It was music that brought Vishal and Rekha Bhardwaj together in college in Delhi

The two also described their camaraderie on sets, and how they are conscious of not letting other actors get intimidated by it. And yet, they share an unspoken language. “Because we know each other so well, when some actor does something stupid, we don’t look at each other because we will burst into laughter,” said Vishal.

This level of comfort also means they know what to expect from each other. “By virtue of working with him I will feel comfortable in any role,” said Tabu. “What I feel for him is beyond the realm of film casting. It’s too potent, what I have with him. Also, I feel, in terms of characters, I know exactly what he wants. It’s not possible to have that kind of surety with somebody even in your personal life and I have that with him.”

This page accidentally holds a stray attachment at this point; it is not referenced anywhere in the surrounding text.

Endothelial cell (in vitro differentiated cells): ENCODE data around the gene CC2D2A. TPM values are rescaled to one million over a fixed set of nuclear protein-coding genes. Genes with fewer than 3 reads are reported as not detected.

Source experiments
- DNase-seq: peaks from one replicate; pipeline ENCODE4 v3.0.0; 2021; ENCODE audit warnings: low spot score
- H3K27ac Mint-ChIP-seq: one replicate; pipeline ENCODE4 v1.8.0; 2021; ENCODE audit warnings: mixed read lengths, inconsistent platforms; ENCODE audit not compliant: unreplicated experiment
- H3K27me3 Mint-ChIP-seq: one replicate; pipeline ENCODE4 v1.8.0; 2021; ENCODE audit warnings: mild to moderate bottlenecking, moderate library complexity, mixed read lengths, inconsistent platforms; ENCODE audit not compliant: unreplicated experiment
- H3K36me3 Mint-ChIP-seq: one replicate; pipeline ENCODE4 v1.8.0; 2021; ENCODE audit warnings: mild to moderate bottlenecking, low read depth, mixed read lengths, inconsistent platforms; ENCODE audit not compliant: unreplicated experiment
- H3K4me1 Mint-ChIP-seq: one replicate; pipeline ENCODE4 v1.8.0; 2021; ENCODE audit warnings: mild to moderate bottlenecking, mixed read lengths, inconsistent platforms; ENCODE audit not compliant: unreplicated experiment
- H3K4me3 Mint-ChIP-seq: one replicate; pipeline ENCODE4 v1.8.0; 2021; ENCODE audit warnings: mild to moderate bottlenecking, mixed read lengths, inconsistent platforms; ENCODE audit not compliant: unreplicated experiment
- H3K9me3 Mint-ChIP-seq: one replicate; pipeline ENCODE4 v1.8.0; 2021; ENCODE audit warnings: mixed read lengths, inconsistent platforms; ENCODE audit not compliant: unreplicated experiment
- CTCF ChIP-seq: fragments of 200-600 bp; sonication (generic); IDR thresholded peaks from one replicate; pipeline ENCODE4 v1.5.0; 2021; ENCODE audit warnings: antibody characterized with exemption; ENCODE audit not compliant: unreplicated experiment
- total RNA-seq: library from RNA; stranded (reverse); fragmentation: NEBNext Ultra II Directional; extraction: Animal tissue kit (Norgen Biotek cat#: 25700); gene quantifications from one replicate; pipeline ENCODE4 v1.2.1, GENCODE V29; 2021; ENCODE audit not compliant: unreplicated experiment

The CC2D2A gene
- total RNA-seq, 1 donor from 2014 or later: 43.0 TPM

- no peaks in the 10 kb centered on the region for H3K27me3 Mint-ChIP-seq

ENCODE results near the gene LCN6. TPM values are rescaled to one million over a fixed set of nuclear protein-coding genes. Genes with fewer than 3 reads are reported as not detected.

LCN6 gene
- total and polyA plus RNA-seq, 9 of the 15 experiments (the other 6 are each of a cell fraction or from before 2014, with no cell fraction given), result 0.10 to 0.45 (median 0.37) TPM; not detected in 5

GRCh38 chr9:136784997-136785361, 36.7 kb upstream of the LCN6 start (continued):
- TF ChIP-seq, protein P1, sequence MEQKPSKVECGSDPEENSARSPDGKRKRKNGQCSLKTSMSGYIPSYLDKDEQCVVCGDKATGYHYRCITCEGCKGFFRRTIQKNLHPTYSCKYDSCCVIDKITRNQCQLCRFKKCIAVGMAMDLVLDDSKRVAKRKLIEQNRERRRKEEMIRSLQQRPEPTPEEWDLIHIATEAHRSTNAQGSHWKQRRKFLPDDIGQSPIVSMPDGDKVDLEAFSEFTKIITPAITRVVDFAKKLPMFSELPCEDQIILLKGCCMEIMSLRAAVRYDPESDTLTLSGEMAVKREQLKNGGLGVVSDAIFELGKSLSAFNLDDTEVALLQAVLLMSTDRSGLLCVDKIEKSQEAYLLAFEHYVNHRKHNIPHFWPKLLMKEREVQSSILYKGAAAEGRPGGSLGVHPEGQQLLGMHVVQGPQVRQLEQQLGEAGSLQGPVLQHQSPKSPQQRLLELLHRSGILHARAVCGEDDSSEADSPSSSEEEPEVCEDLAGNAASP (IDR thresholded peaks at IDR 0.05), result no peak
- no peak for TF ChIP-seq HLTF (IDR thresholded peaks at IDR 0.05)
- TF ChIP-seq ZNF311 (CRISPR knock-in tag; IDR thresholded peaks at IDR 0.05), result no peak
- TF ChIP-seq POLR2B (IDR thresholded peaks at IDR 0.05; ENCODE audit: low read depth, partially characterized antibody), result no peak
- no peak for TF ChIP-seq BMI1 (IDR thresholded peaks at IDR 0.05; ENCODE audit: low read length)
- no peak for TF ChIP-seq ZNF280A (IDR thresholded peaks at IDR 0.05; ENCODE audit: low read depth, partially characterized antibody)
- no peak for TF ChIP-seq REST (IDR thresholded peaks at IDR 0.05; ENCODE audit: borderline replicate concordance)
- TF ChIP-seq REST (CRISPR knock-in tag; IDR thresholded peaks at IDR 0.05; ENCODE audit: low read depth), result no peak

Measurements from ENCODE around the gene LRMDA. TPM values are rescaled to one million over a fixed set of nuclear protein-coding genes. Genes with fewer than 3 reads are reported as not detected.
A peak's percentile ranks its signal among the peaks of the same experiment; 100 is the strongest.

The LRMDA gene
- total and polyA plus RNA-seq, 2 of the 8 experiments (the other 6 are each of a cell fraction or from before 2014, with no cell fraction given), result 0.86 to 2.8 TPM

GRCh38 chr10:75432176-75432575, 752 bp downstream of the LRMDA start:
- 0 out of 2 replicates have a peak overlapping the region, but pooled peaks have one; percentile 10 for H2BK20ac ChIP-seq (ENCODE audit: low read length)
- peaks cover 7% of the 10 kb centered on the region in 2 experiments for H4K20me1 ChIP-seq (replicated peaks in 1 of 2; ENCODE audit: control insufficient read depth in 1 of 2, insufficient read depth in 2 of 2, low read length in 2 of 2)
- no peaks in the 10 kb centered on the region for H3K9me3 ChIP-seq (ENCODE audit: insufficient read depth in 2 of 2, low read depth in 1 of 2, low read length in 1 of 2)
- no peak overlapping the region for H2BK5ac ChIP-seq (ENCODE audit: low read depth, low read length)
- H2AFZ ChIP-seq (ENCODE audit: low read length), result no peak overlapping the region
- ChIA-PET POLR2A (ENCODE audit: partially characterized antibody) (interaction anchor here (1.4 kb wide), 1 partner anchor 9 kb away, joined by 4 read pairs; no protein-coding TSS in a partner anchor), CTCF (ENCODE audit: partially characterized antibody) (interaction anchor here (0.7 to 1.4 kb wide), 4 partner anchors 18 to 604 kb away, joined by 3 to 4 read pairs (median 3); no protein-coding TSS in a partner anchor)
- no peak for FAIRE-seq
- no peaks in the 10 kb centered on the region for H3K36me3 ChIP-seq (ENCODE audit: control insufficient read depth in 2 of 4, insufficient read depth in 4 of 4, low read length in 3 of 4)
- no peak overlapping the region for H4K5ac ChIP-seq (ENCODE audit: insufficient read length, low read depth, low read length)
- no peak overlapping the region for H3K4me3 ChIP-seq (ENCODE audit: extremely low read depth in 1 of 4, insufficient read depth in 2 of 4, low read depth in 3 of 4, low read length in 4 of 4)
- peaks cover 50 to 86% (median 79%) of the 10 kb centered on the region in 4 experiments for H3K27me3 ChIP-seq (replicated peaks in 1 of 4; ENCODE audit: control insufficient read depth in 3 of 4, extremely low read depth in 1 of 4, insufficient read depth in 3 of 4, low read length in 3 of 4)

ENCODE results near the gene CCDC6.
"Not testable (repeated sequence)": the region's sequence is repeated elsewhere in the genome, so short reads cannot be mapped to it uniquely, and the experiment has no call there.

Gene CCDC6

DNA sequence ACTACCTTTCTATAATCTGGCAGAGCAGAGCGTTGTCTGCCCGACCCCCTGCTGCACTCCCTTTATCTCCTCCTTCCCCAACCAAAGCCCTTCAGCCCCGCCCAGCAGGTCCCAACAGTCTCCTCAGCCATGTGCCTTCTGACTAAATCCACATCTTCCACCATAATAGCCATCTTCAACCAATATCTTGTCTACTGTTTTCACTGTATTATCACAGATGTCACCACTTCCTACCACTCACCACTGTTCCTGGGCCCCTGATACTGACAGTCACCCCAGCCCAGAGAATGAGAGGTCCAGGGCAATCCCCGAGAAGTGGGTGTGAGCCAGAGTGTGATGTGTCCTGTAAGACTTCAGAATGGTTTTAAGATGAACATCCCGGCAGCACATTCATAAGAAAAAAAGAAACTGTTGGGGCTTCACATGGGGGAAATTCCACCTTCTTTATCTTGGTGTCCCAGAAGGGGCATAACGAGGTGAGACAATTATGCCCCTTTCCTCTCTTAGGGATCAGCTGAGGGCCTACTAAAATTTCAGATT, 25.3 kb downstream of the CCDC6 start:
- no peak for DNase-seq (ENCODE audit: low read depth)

Whether it is maintaining close partnerships with Gulzar or with actors they work with, Rekha and Vishal’s jugalbandi in life and music continues, with their recent ghazal performance on the inaugural day of Jashn-e-Rekhta in Delhi on December 8, along with poetry recitation by Javed Akhtar.

(This story appears in the 29 December, 2023 issue of Forbes India. To visit our Archives, click here.)